“I think it’s changed,” says Hansen. “The natural movement – or however you want to put it – made a change in pinot that has been good for the Hills. They started picking much earlier… The Hills had been known for a ripe style of pinot, when you compare it to Victoria or Tasmania, without a lot of structure, and I think we’re moving to lower alcohol styles, way more whole bunch, and just wines that have a bit more interest.”
Hansen says this change is as much about the new wave, as it is about acknowledging what has come before. “You have to go back and look to pioneers of the Hills, like Stephen George [of Ashton Hills], I’m pretty sure he has 19 clones in his site,” says Hansen. “Clones matter. The whole of that area of Piccadilly is similar [to George’s vineyard]. It’s not just that one site. It’s how he managed it and ran his ferments. He was big into whole bunch and small ferments, and keeping all his clones separate. He was trying to show that the Adelaide Hills was a great place for pinot, which he’s proven over the last 30 years.”
This change is as much about the new wave, as it is about acknowledging what has come before. “You have to go back and look to pioneers of the Hills, like Stephen George [of Ashton Hills], I’m pretty sure he has 19 clones in his site,” says Hansen. “Clones matter. The whole of that area of Piccadilly is similar [to George’s vineyard]. It’s not just that one site. It’s how he managed it and ran his ferments. He was big into whole bunch and small ferments, and keeping all his clones separate. He was trying to show that the Adelaide Hills was a great place for pinot, which he’s proven over the last 30 years.”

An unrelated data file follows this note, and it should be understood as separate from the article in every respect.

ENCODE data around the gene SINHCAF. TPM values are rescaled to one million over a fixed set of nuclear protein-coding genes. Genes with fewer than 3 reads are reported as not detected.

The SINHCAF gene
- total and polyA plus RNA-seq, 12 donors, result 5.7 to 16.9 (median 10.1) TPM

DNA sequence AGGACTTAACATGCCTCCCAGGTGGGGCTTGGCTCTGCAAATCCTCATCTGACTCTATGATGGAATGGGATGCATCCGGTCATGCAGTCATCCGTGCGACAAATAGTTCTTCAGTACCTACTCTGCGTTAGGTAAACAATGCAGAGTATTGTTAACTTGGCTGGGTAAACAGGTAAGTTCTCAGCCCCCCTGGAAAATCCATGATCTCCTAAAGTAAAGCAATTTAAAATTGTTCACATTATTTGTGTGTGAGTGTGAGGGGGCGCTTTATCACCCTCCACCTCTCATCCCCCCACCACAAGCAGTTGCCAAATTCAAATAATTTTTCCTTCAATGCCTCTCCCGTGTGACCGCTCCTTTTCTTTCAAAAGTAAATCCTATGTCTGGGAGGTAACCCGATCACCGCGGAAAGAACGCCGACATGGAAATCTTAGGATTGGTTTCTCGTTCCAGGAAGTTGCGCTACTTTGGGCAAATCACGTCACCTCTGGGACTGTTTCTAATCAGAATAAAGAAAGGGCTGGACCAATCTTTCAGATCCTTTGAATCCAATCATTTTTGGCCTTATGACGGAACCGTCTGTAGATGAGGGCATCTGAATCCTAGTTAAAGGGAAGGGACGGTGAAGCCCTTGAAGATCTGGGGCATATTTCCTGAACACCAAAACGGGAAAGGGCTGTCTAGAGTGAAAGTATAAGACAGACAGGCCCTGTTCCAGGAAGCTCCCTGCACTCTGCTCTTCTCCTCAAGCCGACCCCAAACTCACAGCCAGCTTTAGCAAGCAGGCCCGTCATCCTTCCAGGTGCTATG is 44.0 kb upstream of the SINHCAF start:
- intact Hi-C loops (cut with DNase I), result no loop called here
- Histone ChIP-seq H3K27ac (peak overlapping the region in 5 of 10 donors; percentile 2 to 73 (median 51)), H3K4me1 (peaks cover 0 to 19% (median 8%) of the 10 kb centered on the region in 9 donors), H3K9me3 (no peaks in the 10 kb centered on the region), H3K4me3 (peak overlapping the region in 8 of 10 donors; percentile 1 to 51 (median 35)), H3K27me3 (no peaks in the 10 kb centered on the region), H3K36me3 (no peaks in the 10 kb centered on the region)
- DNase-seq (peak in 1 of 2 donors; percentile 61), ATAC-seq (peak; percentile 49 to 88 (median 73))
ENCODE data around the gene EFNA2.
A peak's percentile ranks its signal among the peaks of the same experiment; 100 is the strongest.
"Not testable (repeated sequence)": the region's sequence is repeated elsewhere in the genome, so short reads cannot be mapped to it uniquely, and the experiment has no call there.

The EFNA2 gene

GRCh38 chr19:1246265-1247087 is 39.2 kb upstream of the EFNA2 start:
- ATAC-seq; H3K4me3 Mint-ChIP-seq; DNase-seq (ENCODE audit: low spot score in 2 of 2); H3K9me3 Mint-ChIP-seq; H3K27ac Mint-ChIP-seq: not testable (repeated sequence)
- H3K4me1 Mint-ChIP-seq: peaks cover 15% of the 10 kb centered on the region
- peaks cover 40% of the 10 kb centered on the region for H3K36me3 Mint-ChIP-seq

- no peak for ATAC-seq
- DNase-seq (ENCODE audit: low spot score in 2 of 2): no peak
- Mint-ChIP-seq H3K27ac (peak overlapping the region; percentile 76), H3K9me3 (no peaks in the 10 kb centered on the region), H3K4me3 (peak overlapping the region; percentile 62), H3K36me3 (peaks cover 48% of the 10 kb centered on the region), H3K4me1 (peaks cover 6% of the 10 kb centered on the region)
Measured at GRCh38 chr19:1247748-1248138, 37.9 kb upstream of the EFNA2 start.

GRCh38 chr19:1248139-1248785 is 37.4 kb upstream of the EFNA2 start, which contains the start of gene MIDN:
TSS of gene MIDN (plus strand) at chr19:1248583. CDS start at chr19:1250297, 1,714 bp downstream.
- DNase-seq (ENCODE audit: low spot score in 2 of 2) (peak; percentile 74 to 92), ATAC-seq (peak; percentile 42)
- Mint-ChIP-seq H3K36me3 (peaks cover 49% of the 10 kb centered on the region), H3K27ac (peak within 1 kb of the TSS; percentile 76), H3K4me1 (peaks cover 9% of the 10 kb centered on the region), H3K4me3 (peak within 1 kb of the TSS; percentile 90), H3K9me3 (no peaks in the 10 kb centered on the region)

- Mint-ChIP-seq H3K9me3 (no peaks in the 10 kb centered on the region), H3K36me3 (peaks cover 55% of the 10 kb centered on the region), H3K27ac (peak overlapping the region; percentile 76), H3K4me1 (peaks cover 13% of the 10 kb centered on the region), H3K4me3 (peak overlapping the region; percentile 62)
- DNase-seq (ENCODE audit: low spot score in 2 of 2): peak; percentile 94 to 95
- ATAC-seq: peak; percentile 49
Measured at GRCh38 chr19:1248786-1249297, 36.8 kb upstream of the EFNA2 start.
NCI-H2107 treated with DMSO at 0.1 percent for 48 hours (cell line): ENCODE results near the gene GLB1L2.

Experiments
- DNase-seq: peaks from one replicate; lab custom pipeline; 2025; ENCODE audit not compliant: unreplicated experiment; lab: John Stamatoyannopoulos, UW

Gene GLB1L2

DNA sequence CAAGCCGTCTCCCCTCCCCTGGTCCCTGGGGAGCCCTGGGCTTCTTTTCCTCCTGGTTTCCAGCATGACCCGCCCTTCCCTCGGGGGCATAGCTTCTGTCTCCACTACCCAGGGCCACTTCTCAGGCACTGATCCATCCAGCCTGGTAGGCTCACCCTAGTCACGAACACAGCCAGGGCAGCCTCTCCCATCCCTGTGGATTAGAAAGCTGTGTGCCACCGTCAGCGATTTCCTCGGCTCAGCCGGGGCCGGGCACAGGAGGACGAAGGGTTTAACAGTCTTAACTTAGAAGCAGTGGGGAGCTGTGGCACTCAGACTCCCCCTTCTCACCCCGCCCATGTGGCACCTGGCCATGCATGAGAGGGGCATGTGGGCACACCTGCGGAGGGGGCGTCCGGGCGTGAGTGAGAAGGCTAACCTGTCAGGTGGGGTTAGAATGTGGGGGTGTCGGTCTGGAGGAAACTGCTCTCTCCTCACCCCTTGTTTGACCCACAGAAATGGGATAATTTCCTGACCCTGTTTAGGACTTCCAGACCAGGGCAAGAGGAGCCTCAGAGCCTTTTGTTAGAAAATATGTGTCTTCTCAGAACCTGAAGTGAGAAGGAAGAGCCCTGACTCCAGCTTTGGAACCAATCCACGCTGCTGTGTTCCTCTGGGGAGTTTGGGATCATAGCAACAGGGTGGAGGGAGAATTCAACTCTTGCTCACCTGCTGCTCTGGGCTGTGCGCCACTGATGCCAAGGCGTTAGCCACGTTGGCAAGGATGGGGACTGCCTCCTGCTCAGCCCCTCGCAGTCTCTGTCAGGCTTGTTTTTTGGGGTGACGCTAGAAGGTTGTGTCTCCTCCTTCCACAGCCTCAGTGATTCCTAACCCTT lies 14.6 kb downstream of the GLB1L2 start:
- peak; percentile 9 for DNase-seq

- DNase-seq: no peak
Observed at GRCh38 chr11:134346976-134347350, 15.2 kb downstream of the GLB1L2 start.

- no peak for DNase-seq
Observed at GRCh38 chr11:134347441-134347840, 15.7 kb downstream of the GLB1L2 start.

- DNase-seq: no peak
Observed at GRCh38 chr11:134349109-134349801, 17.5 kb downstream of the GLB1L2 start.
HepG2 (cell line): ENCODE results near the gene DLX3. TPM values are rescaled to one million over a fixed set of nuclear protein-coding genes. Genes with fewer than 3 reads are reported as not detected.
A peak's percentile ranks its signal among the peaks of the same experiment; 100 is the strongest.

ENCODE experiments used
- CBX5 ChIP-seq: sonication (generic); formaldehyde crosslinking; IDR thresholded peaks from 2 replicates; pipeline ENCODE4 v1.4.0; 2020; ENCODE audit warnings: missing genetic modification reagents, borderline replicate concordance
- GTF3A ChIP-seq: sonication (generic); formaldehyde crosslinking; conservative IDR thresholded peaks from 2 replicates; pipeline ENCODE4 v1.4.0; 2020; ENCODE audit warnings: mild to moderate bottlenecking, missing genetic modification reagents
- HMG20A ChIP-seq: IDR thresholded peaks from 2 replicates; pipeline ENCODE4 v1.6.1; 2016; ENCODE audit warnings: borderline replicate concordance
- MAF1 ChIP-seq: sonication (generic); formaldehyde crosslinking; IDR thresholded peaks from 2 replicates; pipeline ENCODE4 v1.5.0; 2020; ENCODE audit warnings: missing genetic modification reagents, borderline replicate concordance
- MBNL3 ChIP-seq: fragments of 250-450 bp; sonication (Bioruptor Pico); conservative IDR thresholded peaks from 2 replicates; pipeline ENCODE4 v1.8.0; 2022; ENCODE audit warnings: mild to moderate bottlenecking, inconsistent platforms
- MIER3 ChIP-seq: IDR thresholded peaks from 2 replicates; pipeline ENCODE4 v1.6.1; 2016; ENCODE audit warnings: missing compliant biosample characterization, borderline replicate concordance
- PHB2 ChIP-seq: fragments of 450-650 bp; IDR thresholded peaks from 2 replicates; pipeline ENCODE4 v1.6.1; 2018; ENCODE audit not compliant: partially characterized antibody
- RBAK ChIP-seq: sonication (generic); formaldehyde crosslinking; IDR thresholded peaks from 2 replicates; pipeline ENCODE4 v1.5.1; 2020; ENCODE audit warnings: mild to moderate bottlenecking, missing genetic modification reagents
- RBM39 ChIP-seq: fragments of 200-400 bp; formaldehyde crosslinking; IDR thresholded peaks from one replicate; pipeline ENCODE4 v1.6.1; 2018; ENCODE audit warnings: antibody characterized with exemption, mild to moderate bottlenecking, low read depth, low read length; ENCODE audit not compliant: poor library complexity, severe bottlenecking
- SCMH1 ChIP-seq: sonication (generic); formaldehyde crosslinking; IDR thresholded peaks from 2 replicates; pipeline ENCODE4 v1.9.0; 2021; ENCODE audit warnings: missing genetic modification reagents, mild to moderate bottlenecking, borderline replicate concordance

The 2020 Young Gun Top 50 is a neat snapshot of the diversity of the region. Some makers walk a classic path, some spin traditional Hills varieties in different ways, some play with emerging varieties, while others are pushing the boundaries of experimentation. And that’s the Hills, a region of great diversity that will become ever more varied over time, and in such promising ways.
“I think people appreciate the good examples from all the different winemaking approaches that are happening up here,” says Tannenbaum. Even in the traditional world of regional wine shows, she has noted change is happening. “Last year, in the sparkling category there were some pét-nats, and some of them were awarded as good examples of newer styles. There’s starting to be a lot more appreciation for what people are doing and why they’re doing it. Challenging the norm can create some heated debates at times, but without it we’ve got a boring and stagnant environment that never progresses. It’s nice to be in a region and a community that’s quite dynamic.”
2019 Basket Range Wine ‘Magnolia’ $35
Orangey pink hue here, with mild haze. Lifted smoky nose, with touches of wild red and dark berries, earthy notes, orange peel, traces of wild herbs, autumn leaf and yeasty/leesy scents. There’s texture and weight to the wine, but it’s neither heavy or sweet, with spice lifting through the red fruits on the palate and assertive acid and a tug of grape tannin pulling all into fresh bright line through the palate.
2019 Basket Range Wine Pinot Noir $36
There’s a dark wildness to this, with bitter herbs seasoning notes of wild red and black cherries, crab apples and straw. This is far more savoury than fruity, with a line of minerality and earthy complexity playing down a row of assertive tannins, with a savoury dried cherry note carrying out through its length.
2019 Bird in Hand ‘Nest Egg’ Chardonnay $79
This is relatively plush, with white and yellow stone fruit and grapefruit, flashes of barrel ferment and nutty oak notes on the nose. There’s a brightness running through, with citrus zest, yellow grapefruit, bursts of orchard florals, smoky fig and crystallised pineapple. The palate has richness and texture, but it is easily buoyed by the super-racy acidity and drive. There’s a real marriage of weight and seriousness with brightness and verve.